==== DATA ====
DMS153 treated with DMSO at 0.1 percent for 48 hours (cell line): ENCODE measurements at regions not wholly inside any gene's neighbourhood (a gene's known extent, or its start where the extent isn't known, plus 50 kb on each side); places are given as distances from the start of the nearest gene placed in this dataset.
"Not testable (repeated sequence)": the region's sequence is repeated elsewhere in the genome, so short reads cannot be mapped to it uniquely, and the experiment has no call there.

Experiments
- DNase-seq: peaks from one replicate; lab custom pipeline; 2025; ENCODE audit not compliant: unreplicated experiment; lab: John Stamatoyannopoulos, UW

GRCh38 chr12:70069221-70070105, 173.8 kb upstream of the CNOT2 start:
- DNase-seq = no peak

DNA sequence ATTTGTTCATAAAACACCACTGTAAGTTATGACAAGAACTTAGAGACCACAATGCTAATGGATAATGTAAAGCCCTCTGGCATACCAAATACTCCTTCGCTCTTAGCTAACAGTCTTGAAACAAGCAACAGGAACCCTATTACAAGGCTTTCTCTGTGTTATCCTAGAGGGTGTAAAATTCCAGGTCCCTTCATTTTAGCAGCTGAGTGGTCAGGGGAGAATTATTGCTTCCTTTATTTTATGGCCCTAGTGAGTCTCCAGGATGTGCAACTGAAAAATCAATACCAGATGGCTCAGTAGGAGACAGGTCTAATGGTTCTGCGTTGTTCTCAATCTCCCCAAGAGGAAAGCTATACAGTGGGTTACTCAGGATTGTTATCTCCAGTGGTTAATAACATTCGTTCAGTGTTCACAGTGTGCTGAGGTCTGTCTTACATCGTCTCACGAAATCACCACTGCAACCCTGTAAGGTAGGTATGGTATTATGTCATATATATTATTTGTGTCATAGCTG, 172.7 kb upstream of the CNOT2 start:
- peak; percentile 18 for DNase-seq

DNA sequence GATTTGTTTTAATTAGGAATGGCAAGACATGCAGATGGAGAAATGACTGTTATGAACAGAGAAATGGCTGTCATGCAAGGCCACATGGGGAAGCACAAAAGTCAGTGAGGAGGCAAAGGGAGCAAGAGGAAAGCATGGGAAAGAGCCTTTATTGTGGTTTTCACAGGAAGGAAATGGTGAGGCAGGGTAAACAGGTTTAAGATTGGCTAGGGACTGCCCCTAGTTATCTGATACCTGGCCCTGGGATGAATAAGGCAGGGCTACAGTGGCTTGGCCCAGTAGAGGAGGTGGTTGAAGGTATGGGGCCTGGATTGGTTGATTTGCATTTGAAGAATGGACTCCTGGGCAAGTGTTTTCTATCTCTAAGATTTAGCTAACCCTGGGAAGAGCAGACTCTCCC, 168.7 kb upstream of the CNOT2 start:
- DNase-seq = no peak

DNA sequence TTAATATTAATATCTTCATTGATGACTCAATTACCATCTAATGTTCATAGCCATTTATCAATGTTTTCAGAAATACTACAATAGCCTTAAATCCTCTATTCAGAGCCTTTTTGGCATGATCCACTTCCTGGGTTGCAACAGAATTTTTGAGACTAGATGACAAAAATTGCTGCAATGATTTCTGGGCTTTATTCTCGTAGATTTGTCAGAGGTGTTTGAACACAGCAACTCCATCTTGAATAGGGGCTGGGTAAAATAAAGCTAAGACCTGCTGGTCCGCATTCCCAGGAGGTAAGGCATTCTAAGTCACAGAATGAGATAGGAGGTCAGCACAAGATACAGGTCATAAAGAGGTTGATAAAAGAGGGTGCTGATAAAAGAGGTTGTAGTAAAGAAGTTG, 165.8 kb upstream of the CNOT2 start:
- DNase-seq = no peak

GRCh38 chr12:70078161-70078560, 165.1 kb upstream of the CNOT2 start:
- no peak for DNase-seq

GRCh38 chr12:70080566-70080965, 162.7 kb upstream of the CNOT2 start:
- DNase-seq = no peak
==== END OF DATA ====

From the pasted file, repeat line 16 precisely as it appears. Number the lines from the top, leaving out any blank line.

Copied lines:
- DNase-seq = no peak